put this matter however, at rest, for the future ;-be this proposition and its solution known unto all, whom it might concern, namely ;-that every individual block-head is a fool ;—that a number of block-heads is only a multitude of fools ;—that a multiplication of folly can never become wisdom ;-and, consequently, that the effect produced by the efforts of an individual block-head, or of many block-heads combined, can differ only in degree,-that is, in proportion as the number of confederated dunces increases, will be the magnitude of the stultification displayed by their joint endeavours ;~in the same manner as a calf, which is nourished by two cows, instead of one, grows up to be a very great calf. .

It is not to be expected, that, in a single Essay, I can do justice to all the merits of the block-head tribe; I shall, therefore, merely state, at random, a few more instances of the utility of dunces, as they occur to my recollection, while I am writing, and then, for the present, relinquish the subject.

Block-heads are very fond of retailing, by scraps, and piece-meal, what they have heard from others; a circumstance which savours of prudence, because, as they have nothing of their own to say, and cannot be silent, except when they are eating or sleeping, it is necessary that they borrow or steal the materials of their discourse from whatever

quarter they can. Neither need this be matter of alarm to those persons, whose intellect a dunce attempts to rob and plunder, for when any thing has once passed through the muddy medium of a block-head's brain, it is so near to nothing, that what the original was, cannot possibly be discovered.

There is a roving tribe of barbarous banditti, called the Tartars, who imagine, that, if they cut o the head of a man of genius, they shall receive his sense, into their skulls, as a matter of inheritance ; in this respect Messrs. Turnspit, Blunderbuss, and Flim-flam win the palm of wisdom from their brother-barbarians, the Tartars: for they continually strive, with all their might and main, (more particularly little Tim Turnspit wriggles most impotently in the cause)—to destroy men of intellect, for the sole purpose of reducing the human

race to their own level, and thus to constitute a community of block-heads ;-very consistently with themselves, utterly refusing and rejecting all desire for intellect of any sort, because they are well aware, that if, by any chance, knowledge should ever betray them into a glimmering of sense, their constant friend and companion, plain, dull stupidity would instantly step in to aid them, and effectually prohibit the continued residence of understanding in their heads, which, to say truth, are all like that of Squire Richard, -of a very comfortable thickness.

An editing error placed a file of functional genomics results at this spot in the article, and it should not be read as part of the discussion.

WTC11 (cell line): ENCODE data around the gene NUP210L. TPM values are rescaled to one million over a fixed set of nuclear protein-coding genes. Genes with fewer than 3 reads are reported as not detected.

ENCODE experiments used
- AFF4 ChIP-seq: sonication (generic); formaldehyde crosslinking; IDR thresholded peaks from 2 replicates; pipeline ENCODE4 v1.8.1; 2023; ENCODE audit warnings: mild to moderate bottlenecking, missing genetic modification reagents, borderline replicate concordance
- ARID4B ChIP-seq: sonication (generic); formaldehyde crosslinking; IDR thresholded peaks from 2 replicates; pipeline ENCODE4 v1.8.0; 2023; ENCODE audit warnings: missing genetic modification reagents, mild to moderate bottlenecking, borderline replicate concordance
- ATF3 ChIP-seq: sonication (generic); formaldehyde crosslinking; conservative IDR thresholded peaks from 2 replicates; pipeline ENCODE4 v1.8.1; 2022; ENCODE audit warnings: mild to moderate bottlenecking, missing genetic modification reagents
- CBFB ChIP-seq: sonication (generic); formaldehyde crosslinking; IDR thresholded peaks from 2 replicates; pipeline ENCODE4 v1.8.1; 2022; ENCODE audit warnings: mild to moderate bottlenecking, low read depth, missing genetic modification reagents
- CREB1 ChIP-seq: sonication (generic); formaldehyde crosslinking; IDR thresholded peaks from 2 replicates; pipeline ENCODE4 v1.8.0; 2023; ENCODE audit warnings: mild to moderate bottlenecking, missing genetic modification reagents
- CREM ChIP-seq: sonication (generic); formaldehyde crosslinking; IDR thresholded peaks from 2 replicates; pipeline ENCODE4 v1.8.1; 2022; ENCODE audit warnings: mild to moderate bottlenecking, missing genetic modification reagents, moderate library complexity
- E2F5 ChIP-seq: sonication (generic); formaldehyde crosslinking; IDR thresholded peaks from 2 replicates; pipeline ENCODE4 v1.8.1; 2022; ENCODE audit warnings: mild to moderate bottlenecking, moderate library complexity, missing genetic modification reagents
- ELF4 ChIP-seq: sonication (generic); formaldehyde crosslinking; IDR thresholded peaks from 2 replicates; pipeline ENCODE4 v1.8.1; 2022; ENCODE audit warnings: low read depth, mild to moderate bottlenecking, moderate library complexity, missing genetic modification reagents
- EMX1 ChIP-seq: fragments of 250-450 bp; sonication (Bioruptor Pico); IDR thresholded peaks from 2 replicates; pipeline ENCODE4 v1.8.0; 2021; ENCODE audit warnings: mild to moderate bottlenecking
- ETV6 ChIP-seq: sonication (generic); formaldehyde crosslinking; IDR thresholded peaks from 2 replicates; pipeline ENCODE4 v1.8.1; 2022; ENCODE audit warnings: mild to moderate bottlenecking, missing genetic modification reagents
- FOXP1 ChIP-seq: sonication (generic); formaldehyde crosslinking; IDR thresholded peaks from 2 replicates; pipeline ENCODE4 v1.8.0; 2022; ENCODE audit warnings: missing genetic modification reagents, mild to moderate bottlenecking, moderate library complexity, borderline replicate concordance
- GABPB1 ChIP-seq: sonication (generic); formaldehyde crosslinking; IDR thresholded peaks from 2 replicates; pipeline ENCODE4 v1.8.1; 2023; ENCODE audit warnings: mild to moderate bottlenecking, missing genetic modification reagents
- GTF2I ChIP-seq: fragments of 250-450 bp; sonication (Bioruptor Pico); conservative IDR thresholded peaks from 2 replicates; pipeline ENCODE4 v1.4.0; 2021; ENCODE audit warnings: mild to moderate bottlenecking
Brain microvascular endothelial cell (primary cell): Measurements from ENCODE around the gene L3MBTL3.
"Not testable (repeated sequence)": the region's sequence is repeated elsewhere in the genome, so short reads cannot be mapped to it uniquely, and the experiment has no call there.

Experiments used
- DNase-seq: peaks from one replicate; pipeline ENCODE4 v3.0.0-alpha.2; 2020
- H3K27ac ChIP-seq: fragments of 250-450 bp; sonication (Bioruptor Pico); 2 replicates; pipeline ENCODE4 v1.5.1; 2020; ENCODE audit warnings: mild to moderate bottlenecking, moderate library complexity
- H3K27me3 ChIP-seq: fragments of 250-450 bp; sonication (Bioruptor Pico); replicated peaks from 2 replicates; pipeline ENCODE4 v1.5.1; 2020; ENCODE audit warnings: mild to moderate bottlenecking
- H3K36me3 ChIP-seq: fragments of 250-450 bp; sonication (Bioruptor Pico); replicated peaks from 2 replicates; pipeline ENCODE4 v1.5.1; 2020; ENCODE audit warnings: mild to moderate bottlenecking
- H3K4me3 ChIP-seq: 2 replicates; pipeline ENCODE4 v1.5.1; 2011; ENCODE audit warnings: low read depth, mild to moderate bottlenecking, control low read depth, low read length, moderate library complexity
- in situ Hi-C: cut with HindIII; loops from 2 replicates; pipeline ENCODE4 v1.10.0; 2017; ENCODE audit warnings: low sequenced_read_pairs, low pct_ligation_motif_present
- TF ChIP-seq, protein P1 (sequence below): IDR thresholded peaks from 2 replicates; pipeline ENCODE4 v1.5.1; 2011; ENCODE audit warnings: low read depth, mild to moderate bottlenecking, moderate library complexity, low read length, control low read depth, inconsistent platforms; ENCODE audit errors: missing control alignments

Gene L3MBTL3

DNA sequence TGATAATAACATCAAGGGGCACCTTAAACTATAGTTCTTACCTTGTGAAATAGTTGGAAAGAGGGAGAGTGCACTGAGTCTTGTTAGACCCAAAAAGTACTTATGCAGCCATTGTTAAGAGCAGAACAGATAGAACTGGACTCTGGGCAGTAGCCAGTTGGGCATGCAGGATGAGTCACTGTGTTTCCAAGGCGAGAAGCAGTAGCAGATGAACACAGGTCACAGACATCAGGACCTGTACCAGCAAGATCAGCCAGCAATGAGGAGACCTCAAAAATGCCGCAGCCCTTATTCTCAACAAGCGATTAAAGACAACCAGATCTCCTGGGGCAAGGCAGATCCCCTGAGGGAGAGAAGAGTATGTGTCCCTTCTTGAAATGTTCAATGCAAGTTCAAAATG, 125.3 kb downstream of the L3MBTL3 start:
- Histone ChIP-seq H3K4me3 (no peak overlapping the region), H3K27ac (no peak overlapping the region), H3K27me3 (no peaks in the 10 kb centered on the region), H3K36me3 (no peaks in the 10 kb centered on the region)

Every one knows what a lamentable thing it is to mourn over the loss of him, whose memory is dear ;-but a blockhead enjoys the unenviable privilege of dying unwept, as he lived unloved ;-when a booby drops into annihilation he leaves no vacuity behind.

The Romans allowed their slaves, and all the basest of the rabble, during their annual feast, called Saturnalia, to vent their spleen in foul reproaches, and in filthy ribaldry, against their greatest and best men, in order to teach them to despise scurrility, and low, vulgar, personal abuse. We are more liberal in this

respect, than were the Romans, for we allow our block-heads to continue their Saturnalia during the whole year; whence we entertain a much more sovereign scorn and detestation for them and for their productions, than could ever possibly enter the minds of the ancient conquerors of the world,

Again, the block-heads,—but I am weary of this heavy subject, and shall relieve myself by concluding with the sentiments, although not in the very words, of a man, who once possessed a most distinguished and commanding genius, but who is now labouring under the most afflicting and the most awful of all human calamities.

The efficient direction to all the pursuits, and all the actions, and all the thoughts of men, is given by a very few, even by the children of thought and of reflection; the generality of mankind must always be contented to admire that which they do not understand ;-of the myriads of human beings, who declaim, in terms of rapturous delight on the inimitable excellencies of the bard of Avon, Fancy's darling

child, not one in ten thousand, is capable of feeling, or of comprehending any, even the least of all those excellencies.

So runs the world, and so will it ever run ;-but let not the ardour of ingenuous youth be checked; neither let the spirit of Genius droop, nor let the lightnings of her eye be quenched in the dark clouds of slumber ;--for intellectual strength will ever rise superior to oppression, and will draw lustre from reproach. The vapours, which gather round the rising Sun, and follow him in his course, seldom or ever fail, at the setting of his beams, to form a magnificent theatre for his reception, and to invest with variegated tints, and with a softened effulgence, that luminary, which they cannot hide.